His friends told police they ran to the front yard after hearing a gunshot. By the time they got there, Olesko was on the ground and unresponsive -- and no one else was around and no vehicle was seen leaving the area.

Investigators with the White Settlement Police Department poured over the scene and, while the investigation is still in the preliminary stages and there's no known motive, detectives said Friday they believe someone knows what led to the shooting.

"The White Settlement Police Department is asking for the public's help in identifying the person or persons responsible for this incident," police said in a statement Friday. "Anyone with information is asked to contact the White Settlement Police Department's Criminal Investigation Unit at 817-246-7070. Persons wishing to remain anonymous may call the Crime Stoppers Tip Line, 817-469-TIPS. Persons providing information leading to the arrest and conviction of any suspect may be eligible for a cash reward from the Tarrant County Crime Stoppers."

The reward amount has not yet been specified or confirmed by Crime Stoppers.

Due to the ongoing investigation, detectives declined to release any further information in the case.



Photo Credit: NBC 5 News]]>
<![CDATA[Lewisville FD to Conduct Controlled Burn at Lake Park Sat.]]> Fri, 22 Sep 2017 14:42:05 -0500 http://media.nbcdfw.com/images/177*120/06-12-2015-wildfire-fire-controlled-burn-brush-%284%29.jpg

The Lewisville Fire Department will perform a controlled burn Saturday, Sept. 23, on a small part of Lake Park.

City officials said the burn is expected to start at about 1 p.m. in the bluebonnet field at Mill Street and Sandy Beach Road. South winds are expected to blow the smoke over Lewisville Lake and away from the adjacent neighborhood.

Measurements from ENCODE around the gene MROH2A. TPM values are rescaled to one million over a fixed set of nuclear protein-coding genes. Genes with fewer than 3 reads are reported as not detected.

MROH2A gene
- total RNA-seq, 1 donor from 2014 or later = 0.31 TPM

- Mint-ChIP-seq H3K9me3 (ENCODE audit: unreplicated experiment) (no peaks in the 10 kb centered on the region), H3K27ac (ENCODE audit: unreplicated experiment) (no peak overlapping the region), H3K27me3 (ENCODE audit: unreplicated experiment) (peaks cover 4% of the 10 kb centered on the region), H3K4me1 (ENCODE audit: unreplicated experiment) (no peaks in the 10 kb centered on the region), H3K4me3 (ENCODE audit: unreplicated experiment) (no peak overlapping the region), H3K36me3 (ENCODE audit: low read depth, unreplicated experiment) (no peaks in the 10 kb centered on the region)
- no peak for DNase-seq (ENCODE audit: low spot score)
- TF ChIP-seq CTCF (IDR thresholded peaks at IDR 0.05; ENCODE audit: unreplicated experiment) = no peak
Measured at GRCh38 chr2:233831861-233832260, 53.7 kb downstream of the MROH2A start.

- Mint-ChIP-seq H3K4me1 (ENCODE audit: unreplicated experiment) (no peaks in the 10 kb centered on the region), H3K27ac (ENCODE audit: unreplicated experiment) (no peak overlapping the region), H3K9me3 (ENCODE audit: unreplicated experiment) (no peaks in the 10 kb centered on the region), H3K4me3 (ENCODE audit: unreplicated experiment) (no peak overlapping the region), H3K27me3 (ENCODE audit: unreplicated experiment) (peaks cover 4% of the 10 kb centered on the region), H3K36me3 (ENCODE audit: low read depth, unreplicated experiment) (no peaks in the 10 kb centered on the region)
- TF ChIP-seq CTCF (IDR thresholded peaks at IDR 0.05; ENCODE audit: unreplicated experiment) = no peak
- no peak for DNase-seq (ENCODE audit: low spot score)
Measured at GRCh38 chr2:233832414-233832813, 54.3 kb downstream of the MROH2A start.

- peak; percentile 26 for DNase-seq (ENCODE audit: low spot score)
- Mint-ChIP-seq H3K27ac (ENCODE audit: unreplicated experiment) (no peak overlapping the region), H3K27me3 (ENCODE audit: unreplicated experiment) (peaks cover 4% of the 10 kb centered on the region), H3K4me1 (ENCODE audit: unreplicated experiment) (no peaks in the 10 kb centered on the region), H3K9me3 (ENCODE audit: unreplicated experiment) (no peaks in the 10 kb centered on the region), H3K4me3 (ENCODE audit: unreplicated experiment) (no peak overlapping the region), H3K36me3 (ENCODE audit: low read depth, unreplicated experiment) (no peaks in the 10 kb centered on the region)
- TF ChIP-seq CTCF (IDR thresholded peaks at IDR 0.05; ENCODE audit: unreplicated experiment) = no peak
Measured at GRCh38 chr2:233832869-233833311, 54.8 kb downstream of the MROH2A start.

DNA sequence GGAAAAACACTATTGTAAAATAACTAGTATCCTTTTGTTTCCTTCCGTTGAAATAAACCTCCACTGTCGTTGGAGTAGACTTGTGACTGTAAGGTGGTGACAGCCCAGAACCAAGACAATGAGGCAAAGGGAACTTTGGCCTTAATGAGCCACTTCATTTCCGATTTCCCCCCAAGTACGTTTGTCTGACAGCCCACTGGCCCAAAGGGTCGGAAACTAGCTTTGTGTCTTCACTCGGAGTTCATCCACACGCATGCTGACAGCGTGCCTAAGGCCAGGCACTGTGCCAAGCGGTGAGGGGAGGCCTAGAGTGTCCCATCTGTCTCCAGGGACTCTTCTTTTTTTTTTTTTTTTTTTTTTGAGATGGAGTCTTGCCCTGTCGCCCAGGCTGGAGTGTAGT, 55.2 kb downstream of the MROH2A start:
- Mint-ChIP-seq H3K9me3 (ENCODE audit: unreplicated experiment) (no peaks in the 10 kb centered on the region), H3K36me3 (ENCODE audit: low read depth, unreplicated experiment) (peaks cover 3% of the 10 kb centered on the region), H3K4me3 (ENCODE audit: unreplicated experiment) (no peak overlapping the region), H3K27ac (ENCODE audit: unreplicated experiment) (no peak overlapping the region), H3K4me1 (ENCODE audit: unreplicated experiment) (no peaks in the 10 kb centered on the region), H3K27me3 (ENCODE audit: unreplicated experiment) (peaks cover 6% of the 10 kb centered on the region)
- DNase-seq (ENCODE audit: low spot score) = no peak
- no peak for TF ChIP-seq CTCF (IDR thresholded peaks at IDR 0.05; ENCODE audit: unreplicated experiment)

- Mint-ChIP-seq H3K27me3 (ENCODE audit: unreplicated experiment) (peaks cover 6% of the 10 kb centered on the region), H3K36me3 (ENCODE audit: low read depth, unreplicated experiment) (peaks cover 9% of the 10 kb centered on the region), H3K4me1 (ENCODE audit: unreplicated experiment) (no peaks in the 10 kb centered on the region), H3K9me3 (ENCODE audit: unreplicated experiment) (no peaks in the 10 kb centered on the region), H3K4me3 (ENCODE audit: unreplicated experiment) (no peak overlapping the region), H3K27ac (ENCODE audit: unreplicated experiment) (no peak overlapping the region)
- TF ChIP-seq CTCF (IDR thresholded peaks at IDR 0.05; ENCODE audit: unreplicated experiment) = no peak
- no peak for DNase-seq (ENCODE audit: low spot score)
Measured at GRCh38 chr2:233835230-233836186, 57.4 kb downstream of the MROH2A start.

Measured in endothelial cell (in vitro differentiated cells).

Sustained changes in the wind could delay the burn.

The burn is intended to help restore wildflower growth in the field, which will be seeded afterward by Lewisville Parks and Recreation Department. It also will be used as a training exercise by Lewisville Fire Department and several other nearby fire departments, and by parks personnel.

The land is part of Lewisville Lake Park, which is leased by the city from the U.S. Army Corps of Engineers.



Photo Credit: Getty Images]]>
<![CDATA[11th Victim Dies After Hollywood Nursing Home Tragedy]]> Fri, 22 Sep 2017 22:32:17 -0500 http://media.nbcdfw.com/images/213*120/HollywoodNursingHome.jpg

An eleventh resident of a Hollywood nursing home that had to be evacuated after a power outage has died, the medical examiner's office confirmed Friday.

Alice Thomas, 94, is the latest patient of the Rehabilitation Center at Hollywood Hills to die after a power outage caused by Hurricane Irma.

The cause of death has yet to be determined. Two other patients died earlier this week. "The Hollywood Police Department is treating all deaths from this facility as part of the criminal investigation," the city said in a statement Friday afternoon.

Earlier Friday, Secretary of Agency for Health Care Administration Justin Senior said the state will "aggressively" enforce new rules that require nursing homes and assisted living facilities to have generators. Senior explained to nursing home officials about an emergency rule that will require the facilities to have backup power that can last up to four days.